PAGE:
The further back Israel goes in time, the faster today’s timer is ticking. Below I will touch on three momentous developments lubricating the timer.

Peter Beinart, Zionism, and the ‘Jewish State’

Enter Peter Beinart. A prominent and outspoken observant Jewish American columnist, journalist, political commentator, and professor of journalism and political science at the City University of New York. Born in Cambridge, Massachusetts, his parents were Jewish immigrants from South Africa. He is a self-defined Zionist, albeit from the flavor that most Israeli Jews would dismiss.

Earlier this month, Beinart penned a long-read essay titled, Yavne: A Jewish Case for Equality in Israel-Palestine, and then followed it up with a New York Times opinion piece titled, I No Longer Believe in a Jewish State. He makes a monumental shift from supporting a two-state solution, Israel and Palestine side by side, to arguing that Zionism does not require a ‘Jewish State’ at all and calls for his fellow Jews to come to this understanding.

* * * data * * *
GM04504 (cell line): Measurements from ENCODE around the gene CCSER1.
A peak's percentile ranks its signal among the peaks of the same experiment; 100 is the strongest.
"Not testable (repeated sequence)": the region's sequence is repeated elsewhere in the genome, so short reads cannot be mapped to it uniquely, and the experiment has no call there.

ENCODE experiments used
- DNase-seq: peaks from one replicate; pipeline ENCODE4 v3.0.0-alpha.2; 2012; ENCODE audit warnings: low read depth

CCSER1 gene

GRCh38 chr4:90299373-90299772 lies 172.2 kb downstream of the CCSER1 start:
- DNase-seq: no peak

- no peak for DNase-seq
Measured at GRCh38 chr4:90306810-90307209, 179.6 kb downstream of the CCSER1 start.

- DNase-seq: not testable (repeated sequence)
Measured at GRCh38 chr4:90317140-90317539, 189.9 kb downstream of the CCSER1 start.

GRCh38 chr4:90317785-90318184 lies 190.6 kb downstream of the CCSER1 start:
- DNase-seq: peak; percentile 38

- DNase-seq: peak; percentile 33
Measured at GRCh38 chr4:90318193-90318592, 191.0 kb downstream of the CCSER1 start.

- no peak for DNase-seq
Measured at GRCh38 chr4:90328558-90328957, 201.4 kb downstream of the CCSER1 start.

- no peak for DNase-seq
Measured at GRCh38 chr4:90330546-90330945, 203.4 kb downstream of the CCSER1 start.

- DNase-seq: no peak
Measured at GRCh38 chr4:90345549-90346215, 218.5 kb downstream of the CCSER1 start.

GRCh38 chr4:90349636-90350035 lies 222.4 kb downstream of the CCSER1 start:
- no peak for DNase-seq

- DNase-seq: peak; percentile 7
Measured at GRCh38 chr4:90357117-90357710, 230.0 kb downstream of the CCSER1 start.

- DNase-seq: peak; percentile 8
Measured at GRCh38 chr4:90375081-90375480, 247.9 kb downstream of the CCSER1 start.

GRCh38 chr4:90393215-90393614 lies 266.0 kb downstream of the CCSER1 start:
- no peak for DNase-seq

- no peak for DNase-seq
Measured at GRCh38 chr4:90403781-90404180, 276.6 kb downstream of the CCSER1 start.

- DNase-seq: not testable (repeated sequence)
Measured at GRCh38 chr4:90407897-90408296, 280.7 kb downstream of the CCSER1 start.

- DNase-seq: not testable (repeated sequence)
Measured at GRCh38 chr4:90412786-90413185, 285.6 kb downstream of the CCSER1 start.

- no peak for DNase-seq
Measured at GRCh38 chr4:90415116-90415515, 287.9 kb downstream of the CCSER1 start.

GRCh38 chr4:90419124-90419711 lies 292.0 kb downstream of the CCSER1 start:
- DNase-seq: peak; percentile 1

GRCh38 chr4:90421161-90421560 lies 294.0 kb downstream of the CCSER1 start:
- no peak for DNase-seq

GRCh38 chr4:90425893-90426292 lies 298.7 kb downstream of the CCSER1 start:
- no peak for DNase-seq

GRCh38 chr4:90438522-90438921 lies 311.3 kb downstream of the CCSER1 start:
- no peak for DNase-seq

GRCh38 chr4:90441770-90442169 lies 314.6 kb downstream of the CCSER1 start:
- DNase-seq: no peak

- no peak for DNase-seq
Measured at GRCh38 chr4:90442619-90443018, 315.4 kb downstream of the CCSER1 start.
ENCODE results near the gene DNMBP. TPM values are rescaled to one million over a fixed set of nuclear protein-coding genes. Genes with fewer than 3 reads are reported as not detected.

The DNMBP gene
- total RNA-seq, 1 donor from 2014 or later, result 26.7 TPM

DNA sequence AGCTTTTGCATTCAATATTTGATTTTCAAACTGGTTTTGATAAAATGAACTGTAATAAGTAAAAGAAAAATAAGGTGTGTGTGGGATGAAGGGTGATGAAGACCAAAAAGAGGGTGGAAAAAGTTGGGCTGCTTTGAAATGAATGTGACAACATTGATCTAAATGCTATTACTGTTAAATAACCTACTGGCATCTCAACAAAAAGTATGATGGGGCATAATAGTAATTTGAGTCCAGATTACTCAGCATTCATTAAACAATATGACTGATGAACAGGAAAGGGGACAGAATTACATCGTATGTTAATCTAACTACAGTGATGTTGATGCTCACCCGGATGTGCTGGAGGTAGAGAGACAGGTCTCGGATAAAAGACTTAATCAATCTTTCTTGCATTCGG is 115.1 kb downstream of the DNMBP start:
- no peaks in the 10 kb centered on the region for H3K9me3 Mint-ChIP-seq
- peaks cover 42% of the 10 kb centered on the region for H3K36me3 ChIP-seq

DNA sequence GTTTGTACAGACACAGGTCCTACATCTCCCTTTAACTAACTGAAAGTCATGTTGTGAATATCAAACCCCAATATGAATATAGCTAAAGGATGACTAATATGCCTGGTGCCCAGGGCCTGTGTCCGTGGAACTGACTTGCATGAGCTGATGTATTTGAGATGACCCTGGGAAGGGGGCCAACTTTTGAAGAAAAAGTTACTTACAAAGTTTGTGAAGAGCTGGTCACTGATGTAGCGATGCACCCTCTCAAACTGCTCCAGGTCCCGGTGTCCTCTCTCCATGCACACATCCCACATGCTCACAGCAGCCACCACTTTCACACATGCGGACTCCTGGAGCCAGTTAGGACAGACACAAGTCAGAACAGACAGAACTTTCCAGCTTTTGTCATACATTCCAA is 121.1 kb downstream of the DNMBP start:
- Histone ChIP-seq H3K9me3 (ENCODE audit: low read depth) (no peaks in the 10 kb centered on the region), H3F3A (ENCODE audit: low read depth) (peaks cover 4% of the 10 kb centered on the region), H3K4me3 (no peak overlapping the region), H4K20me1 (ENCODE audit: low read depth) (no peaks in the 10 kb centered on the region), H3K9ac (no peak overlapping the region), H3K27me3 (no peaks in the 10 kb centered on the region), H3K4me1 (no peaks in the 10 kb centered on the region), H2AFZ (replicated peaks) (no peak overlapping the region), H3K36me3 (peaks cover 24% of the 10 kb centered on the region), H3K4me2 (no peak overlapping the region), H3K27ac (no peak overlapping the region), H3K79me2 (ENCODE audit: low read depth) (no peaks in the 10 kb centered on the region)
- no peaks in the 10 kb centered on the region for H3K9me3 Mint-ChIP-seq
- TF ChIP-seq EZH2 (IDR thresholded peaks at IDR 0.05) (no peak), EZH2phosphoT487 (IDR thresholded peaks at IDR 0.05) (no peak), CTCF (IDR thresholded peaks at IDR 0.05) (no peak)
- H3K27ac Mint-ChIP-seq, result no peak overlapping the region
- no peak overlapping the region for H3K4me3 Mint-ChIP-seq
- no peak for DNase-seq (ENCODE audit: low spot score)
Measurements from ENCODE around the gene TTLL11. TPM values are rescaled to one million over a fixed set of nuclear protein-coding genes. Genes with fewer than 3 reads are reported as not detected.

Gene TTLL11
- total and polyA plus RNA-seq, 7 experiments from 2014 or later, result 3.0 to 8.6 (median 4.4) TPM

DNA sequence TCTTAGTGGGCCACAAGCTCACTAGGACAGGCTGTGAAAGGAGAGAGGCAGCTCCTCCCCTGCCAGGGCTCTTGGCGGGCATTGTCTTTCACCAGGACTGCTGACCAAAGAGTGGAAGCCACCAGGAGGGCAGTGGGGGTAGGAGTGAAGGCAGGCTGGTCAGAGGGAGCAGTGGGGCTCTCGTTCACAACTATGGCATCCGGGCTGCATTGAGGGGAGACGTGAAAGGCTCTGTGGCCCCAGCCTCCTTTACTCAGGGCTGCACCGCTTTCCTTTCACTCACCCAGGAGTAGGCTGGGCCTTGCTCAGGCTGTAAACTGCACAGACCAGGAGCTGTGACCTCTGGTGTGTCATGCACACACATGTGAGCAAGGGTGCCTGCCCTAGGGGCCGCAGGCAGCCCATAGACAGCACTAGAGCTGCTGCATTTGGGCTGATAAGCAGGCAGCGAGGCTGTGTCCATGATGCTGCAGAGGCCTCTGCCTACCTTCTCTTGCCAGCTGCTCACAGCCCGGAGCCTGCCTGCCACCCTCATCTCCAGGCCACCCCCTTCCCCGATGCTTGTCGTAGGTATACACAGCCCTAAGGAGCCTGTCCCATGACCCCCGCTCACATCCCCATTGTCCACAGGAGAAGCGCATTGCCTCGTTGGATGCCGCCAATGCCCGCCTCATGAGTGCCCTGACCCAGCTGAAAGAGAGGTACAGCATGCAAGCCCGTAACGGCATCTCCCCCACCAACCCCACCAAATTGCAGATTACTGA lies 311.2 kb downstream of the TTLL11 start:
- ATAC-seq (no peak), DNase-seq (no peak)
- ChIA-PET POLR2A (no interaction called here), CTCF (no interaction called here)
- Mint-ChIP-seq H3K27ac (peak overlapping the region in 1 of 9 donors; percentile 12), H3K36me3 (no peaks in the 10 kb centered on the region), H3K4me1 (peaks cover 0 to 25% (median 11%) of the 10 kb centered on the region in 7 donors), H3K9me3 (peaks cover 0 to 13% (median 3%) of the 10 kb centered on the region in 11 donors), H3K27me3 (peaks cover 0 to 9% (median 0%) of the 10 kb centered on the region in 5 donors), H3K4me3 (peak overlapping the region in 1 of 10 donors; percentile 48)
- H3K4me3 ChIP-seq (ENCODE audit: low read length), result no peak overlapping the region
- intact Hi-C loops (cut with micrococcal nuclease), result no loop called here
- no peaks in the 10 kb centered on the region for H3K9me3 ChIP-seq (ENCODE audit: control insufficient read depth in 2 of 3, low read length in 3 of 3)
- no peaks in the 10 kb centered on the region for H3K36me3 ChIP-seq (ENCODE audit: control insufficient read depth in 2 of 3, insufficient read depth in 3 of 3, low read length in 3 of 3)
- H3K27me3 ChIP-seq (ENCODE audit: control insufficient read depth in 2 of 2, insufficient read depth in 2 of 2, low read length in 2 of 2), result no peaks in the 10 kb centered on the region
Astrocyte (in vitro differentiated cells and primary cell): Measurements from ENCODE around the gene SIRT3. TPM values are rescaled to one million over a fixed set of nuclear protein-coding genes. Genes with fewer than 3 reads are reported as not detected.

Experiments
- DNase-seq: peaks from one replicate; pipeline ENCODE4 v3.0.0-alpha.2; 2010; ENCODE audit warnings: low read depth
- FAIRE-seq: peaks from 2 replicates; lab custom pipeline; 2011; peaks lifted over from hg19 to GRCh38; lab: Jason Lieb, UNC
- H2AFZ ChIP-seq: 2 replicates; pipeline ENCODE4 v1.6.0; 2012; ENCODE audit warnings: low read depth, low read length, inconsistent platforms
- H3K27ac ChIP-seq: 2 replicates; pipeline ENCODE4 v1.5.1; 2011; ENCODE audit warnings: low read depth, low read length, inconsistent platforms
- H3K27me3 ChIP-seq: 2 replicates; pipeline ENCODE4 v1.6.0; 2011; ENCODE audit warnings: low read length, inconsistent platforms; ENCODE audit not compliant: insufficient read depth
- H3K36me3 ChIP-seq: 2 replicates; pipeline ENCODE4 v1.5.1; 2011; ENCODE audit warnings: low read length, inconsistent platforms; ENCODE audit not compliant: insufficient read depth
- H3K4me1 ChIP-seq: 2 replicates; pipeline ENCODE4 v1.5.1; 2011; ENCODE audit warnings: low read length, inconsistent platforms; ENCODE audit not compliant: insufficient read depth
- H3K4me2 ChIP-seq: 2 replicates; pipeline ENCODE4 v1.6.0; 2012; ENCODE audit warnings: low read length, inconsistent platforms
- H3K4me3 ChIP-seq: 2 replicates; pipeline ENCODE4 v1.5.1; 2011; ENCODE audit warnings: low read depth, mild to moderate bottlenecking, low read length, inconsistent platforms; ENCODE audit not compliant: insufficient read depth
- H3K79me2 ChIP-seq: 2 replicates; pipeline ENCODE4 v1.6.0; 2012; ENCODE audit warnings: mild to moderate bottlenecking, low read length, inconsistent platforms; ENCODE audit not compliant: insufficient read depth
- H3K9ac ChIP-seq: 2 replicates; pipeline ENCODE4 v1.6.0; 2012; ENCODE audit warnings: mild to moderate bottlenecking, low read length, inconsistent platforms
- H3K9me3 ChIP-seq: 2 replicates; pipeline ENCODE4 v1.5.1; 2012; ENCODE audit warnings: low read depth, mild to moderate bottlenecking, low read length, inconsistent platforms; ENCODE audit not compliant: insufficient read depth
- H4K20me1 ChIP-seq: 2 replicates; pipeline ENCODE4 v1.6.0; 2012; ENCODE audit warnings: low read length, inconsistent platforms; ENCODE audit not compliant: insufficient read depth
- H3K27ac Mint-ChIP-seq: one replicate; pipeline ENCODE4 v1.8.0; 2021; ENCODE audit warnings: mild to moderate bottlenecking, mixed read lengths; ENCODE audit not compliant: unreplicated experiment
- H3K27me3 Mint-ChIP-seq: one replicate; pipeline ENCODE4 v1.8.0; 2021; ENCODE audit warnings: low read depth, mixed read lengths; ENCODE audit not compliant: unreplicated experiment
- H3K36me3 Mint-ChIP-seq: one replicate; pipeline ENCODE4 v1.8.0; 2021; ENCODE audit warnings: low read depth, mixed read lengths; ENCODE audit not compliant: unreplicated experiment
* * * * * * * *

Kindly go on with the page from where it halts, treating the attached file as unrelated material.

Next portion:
It is interesting to note that Palestinians have always made the point that they have nothing against Judaism, rather they view Zionism as having hijacked this noble religion to the detriment of Israelis and Palestinians alike. To be clear, the only version of Zionism Palestinians have experienced is the one that is a political ideology based on supremacy. This Zionism has held conferences starting in 1897 in Basel, Switzerland, and has left behind an incriminating and bloody paper trail.

Peter is my friend. We have interlocked as editor and writer, spoke on the same panel at the 2016 Democratic National Convention in Philadelphia, and he has attended many of the talks I have given to Jewish American audiences when they visited Bethlehem. He has universal values and does not discriminate when applying them. He knows how to actively listen, ask probing questions, and analyze in relation to reality rather than blindly forcing reality to fit a set of Israeli state talking points. Most importantly, he has opened the Pandora’s box of global Jewry. For this, he will go down in history next to notable early Zionist thinkers such as Ahad Ha’am, Martin Buber, and Judah Magnes, among others.

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I No Longer Believe in a Jewish State

For decades I argued for separation between Israelis and Palestinians. Now, I can imagine a Jewish home in an equal state.


Israeli soldiers interacting in the West Bank last month with a Palestinian woman protesting the demolition of an unapproved animal shed. (Abed Al Hashlamoun/EPA, via Shutterstock)